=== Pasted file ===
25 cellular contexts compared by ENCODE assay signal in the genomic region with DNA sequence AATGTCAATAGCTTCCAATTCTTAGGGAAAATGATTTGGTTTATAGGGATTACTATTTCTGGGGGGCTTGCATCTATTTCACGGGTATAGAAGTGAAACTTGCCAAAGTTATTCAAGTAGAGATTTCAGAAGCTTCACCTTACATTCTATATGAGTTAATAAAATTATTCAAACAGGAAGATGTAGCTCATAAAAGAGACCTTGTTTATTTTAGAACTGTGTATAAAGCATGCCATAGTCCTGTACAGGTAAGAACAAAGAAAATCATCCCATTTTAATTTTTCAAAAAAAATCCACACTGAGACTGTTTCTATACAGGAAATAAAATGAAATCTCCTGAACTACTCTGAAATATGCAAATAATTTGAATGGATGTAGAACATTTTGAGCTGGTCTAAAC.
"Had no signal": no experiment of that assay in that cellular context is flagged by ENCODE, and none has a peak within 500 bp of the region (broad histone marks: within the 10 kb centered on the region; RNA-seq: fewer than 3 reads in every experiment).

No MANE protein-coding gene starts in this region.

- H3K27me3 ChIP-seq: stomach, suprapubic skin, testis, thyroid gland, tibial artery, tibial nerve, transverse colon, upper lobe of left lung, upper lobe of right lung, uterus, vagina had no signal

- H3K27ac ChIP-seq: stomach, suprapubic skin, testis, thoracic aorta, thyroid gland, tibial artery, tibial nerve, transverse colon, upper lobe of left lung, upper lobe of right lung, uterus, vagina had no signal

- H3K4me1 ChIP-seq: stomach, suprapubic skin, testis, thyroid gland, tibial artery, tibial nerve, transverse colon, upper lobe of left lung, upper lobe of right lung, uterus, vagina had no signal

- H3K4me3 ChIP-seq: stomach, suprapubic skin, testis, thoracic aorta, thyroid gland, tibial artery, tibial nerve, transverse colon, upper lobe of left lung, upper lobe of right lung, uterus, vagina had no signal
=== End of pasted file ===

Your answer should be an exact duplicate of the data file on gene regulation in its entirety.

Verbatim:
25 cellular contexts compared by ENCODE assay signal in the genomic region with DNA sequence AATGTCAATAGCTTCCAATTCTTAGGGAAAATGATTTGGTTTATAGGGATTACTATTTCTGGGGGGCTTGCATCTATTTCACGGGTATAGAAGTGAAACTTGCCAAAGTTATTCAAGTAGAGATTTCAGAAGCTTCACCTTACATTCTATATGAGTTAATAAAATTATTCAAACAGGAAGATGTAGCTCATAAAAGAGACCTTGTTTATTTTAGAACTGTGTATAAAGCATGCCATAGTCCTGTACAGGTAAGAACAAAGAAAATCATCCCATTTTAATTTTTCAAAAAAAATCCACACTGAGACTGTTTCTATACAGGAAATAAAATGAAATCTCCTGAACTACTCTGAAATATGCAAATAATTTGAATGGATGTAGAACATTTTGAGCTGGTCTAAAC.
"Had no signal": no experiment of that assay in that cellular context is flagged by ENCODE, and none has a peak within 500 bp of the region (broad histone marks: within the 10 kb centered on the region; RNA-seq: fewer than 3 reads in every experiment).

No MANE protein-coding gene starts in this region.

- H3K27me3 ChIP-seq: stomach, suprapubic skin, testis, thyroid gland, tibial artery, tibial nerve, transverse colon, upper lobe of left lung, upper lobe of right lung, uterus, vagina had no signal

- H3K27ac ChIP-seq: stomach, suprapubic skin, testis, thoracic aorta, thyroid gland, tibial artery, tibial nerve, transverse colon, upper lobe of left lung, upper lobe of right lung, uterus, vagina had no signal

- H3K4me1 ChIP-seq: stomach, suprapubic skin, testis, thyroid gland, tibial artery, tibial nerve, transverse colon, upper lobe of left lung, upper lobe of right lung, uterus, vagina had no signal

- H3K4me3 ChIP-seq: stomach, suprapubic skin, testis, thoracic aorta, thyroid gland, tibial artery, tibial nerve, transverse colon, upper lobe of left lung, upper lobe of right lung, uterus, vagina had no signal